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Satellite images reveal new Iranian military base in Syria

Image released by ImageSat International comparing facilities in Syria and Iran
ImageSat International
Israel has repeatedly warned that Iran is seeking to establish permanent military bases in Syria

Satellite images revealed on Wednesday appear to show an Iranian military base close to Damascus said to contain missiles capable of reaching Israel, according to a report cited by the Times of Israel.

The photographs reveal two recently constructed buildings likely to be hangars housing short and medium-range missiles, in an area known as Jabal al-Sharqi, located approximately eight kilometers northwest of the Syrian capital.

The edifices are said to resemble those seen at a separate base in Syria reported to have been used as a depot for the Iranian Revolutionary Guard Corps troops, reported Fox News referencing information from Israel-based ImageSat.

Defense Minister Avigdor Lieberman, according to Haaretz, said on Wednesday in response to the images that "there's nothing new under the sun, and there is no need to treat all information in the media as absolute.We are listening and following the events."

In December, Israeli fired at an alleged Iranian military base in El-Kiswah south of the Syrian capital. The size of the building, measured at 30 meters by 20 meters, is said to be identical to the base identified in the recently revealed images. A BBC report about the same construction said they were likely to be military barracks, whereas an ImageSat report believed it to be a mosque or dining room.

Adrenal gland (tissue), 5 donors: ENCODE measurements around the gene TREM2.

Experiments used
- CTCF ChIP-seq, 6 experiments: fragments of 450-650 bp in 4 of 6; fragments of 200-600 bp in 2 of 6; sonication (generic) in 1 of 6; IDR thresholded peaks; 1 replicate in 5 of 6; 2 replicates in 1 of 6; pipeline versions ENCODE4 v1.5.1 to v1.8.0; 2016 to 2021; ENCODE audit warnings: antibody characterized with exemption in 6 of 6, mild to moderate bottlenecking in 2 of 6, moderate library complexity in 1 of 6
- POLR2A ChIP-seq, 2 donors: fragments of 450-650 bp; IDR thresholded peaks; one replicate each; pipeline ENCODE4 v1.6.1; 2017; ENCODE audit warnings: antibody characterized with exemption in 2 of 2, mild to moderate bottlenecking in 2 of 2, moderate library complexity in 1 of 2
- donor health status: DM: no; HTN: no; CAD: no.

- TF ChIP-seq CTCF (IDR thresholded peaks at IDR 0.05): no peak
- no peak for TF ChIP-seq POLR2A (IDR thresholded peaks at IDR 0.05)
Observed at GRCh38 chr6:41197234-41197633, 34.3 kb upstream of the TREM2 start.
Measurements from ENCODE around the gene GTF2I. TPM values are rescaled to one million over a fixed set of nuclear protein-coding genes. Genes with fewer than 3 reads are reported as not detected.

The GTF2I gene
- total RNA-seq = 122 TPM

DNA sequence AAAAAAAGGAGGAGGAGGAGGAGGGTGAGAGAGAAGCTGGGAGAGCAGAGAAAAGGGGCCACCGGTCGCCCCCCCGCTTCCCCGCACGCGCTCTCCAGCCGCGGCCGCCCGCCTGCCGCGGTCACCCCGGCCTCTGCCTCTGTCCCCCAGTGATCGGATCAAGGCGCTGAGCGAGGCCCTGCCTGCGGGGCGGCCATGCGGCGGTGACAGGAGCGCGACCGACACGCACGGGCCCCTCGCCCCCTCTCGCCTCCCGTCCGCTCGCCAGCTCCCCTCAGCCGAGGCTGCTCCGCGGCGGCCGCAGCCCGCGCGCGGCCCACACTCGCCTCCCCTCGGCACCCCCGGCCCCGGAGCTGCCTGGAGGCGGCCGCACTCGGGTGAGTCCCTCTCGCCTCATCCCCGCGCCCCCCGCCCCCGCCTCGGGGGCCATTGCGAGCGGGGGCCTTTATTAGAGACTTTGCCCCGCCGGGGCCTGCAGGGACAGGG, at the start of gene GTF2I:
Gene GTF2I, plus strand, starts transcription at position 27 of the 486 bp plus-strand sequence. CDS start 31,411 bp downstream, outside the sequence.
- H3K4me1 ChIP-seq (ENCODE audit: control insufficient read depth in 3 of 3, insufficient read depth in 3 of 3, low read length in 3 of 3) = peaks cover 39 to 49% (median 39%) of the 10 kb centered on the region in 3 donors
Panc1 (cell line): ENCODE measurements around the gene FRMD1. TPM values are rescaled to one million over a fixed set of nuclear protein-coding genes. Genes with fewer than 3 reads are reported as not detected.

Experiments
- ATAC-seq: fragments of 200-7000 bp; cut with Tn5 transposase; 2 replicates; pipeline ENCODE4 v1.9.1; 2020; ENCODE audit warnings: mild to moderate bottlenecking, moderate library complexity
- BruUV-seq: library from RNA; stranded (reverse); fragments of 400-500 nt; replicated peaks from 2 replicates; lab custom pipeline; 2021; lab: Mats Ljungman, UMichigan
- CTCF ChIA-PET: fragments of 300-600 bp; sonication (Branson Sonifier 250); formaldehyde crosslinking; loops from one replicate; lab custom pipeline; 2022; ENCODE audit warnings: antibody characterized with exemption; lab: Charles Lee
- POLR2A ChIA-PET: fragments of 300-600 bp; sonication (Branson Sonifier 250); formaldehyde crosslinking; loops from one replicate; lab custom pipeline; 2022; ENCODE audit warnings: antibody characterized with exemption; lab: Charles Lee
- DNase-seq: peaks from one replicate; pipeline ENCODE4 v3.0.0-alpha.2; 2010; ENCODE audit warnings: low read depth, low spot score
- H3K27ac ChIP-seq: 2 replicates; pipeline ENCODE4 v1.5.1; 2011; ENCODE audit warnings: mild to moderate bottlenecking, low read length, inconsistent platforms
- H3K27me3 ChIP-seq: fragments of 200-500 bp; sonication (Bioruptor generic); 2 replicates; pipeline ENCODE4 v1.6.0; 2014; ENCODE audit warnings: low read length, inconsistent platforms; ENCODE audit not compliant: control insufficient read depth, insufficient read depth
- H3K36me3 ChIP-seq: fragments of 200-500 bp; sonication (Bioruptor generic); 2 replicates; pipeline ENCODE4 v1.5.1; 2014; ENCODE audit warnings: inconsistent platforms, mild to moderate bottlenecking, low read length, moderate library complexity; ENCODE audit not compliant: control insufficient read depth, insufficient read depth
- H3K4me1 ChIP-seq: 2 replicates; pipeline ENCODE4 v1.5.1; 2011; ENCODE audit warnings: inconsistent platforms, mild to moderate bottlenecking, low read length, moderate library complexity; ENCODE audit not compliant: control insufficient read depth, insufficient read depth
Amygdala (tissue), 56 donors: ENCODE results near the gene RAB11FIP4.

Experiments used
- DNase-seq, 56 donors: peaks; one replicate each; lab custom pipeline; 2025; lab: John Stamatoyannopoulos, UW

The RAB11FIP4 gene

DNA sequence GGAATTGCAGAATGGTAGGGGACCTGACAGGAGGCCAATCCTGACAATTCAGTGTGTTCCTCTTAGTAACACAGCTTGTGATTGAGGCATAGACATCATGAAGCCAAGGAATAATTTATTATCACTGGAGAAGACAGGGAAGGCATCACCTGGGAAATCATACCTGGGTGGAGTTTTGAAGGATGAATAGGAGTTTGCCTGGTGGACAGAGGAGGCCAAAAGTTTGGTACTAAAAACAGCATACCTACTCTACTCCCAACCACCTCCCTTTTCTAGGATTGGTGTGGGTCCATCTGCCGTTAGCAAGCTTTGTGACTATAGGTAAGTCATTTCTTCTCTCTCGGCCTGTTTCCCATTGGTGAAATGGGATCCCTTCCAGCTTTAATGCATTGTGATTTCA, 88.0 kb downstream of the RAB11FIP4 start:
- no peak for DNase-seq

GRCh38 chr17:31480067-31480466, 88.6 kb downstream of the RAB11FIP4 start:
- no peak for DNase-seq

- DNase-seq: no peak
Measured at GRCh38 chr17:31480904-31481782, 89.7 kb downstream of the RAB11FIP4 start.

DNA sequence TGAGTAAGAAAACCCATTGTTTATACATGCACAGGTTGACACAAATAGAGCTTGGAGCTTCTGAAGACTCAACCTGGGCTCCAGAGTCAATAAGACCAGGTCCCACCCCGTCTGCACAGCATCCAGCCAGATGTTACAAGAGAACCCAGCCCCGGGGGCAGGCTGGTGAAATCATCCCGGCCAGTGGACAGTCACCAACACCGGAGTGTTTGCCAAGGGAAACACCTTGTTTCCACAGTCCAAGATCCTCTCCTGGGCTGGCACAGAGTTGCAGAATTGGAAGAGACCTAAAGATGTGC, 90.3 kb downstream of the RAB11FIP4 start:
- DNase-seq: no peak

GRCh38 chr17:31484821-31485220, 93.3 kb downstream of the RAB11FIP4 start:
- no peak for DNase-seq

Israel has repeatedly warned that Iran is seeking to establish permanent air and naval bases in Syria as a means to arm its Lebanese-based proxy group, Hezbollah. Adding that these installations could double up as posts for carrying out eventual attacks against the Jewish State.

“If they build their bases in Syria, we will act against that,” Israel’s Prime Minister Benjamin Netanyahu warned UN Chief Antonio Guterres, last month at the Munich Security Conference.

"[The Iranians] are investing billions of dollars in weapons of mass destruction and are trying to establish themselves [militarily]," Defense Minister Avigdor Liberman echoed a local government conference in February. “We will do everything that is needed in order to prevent Iranian consolidation in Syria."

On February 10, Israel said it shot down an unmanned Iranian drone entering its airspace from Syrian territory. In what was perceived to be the most direct military confrontation between arch foes Iran and Israel since the start of the Syrian Civil War in 2011, Israel retaliated with a large-scale incursion on air bases and control systems said to be bristling with Iranian personnel and weapons.

Following the incident Netanyahu said, “Israel holds Iran and its Syrian hosts responsible for today’s aggression” ad will not let Tehran obtain a permanent foothold in its northern neighbor.

Iran has vociferously rejected Israel’s claims. “No, we do not have them [in Syria],” Iran’s Foreign Minister Mohammad Javad Zarif said. He acknowledged that Iran does send military advisers to the country but has refrained from deploying Iranian troops on the ground there.


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